ORCID Identifier(s)


Graduation Semester and Year




Document Type


Degree Name

Doctor of Philosophy in Mechanical Engineering


Mechanical and Aerospace Engineering

First Advisor

Ankur Jain


Additive manufacturing (AM) is a burgeoning method for manufacturing over the subtractive manufacturing methodologies. Among the various method of polymer additive manufacturing the fused deposition modeling (FDM) also known as 3D printing is the most popular technique. In this technique, a rastering extruder dispenses a thermoplastic material on to a bed at a temperature greater than its glass transition temperature to build the part. Due to the additive nature of the process, AM introduces several challenges related to functional properties such as strength, thermal conductivity, etc of the eventual part. Measurement of thermal conductivity of additively manufactured polymer samples in the filament rastering direction and the build direction is done. Experimental data indicate significant orthotropy in thermal conductivity, with the value in the build direction being much lower than in the raster direction. As significant anisotropy is found in build and raster direction, an effort has been made to reduce it by post-processing i.e thermal annealing. This work reports significant enhancement in build-direction thermal conductivity of polymer extrusion-based parts as a result of thermal annealing. Over 150% improvement is observed when annealed at 135 °C for 96 hours. A theoretical model based on Arrhenius kinetics for neck growth and a heat transfer model for the consequent impact on inter-layer thermal contact resistance is developed. The theoretical model may play a key role in developing practical thermal annealing strategies that account for the multiple constraints involved in annealing of polymer parts. The process of filament-to-filament adhesion during polymer extrusion additive manufacturing (AM) is critically influenced by temperature distribution around the filament. Infrared thermography-based measurement of the temperature distribution in the filament in the standoff region and an analytical model for heat transfer in this region are studied. The analytical model predicts an exponentially decaying temperature distribution, the nature of which is governed by the characteristic length, a parameter that combines multiple process parameters such as mass flow rate, filament diameter, heat capacity, and cooling conditions. While past works have reported side-view (x-z) temperature measurement using infrared thermography, A measurement of the in-plane (x-y) temperature field is done on the build plane by infrared thermography carried out from under the build plate using an infrared-transparent window and infrared right-angle prism mirror. Direct measurement of in-plane temperature distribution of build plate, filament, and pre-post heater is carried out with an infrared camera. A few key features revealed by measurements include symmetrical and asymmetrical temperature distributions for single and multi-line printing, respectively, upstream-downstream asymmetry, and the thermal influence between lines being limited only to the adjacent line.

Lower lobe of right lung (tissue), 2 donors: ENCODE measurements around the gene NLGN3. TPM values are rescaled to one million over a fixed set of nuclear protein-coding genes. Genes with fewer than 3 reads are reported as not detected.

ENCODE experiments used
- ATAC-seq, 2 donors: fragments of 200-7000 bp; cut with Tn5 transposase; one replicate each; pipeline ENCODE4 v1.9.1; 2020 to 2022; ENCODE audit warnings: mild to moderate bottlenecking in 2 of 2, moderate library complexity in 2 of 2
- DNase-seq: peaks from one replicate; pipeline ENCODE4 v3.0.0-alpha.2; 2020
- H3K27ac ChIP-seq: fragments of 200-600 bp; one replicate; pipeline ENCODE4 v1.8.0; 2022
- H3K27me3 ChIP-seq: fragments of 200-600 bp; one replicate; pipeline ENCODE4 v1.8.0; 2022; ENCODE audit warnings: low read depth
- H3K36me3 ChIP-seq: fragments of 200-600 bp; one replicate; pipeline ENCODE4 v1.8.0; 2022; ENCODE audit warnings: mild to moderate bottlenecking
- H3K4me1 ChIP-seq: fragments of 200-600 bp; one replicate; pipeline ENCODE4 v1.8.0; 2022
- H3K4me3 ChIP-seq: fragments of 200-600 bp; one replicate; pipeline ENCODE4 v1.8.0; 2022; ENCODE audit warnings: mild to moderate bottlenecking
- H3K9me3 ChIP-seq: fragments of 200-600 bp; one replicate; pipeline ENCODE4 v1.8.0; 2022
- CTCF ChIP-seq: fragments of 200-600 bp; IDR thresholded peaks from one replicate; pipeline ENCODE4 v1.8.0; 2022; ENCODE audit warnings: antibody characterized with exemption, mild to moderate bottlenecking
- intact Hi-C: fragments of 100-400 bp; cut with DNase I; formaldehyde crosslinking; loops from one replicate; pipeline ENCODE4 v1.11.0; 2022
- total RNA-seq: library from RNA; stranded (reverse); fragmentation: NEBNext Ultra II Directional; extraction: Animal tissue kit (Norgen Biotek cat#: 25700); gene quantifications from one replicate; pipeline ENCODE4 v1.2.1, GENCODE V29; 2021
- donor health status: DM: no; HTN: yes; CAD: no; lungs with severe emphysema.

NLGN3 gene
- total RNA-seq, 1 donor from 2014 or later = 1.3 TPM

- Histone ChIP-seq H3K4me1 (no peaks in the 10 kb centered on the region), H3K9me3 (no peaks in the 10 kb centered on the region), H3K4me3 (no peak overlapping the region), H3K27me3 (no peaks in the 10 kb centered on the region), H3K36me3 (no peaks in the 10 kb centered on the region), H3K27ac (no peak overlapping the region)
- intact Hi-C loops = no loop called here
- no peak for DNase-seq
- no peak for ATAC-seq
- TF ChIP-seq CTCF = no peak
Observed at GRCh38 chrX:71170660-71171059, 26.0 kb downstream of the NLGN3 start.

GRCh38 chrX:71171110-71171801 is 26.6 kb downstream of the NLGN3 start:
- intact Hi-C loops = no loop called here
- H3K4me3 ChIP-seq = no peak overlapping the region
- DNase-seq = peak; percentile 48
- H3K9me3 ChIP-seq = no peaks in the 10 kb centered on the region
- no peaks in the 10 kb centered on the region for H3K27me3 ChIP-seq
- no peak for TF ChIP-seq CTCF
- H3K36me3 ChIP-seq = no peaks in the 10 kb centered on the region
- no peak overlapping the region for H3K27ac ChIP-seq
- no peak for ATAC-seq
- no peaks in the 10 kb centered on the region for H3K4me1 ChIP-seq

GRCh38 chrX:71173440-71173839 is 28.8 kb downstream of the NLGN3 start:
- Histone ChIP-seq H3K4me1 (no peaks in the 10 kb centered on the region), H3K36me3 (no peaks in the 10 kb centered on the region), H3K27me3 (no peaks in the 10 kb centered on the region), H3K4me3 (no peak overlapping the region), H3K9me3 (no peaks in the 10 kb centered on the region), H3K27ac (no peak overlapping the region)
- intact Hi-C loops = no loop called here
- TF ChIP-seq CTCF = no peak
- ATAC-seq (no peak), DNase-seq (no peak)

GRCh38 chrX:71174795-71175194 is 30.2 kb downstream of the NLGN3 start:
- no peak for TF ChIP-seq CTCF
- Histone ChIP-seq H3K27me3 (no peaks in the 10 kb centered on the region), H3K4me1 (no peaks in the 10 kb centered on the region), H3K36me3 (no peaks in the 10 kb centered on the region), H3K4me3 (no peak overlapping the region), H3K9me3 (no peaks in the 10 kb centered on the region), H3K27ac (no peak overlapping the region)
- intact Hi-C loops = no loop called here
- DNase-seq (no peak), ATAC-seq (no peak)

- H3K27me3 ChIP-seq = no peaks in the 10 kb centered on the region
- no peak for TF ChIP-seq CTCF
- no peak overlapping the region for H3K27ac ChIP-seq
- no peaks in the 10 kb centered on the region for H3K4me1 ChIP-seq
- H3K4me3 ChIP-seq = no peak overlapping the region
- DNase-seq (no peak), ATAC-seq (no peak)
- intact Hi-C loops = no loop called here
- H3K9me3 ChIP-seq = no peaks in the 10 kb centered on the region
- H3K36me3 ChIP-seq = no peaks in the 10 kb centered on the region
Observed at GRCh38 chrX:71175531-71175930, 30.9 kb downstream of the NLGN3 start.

Additive manufacturing, Polymer extrusion, Temperature measurement, Infrared thermography, Thermal annealing, Thermal conductivity enhancement, Filament adhesion, Fused deposition modelling, ABS


Aerospace Engineering | Engineering | Mechanical Engineering


Degree granted by The University of Texas at Arlington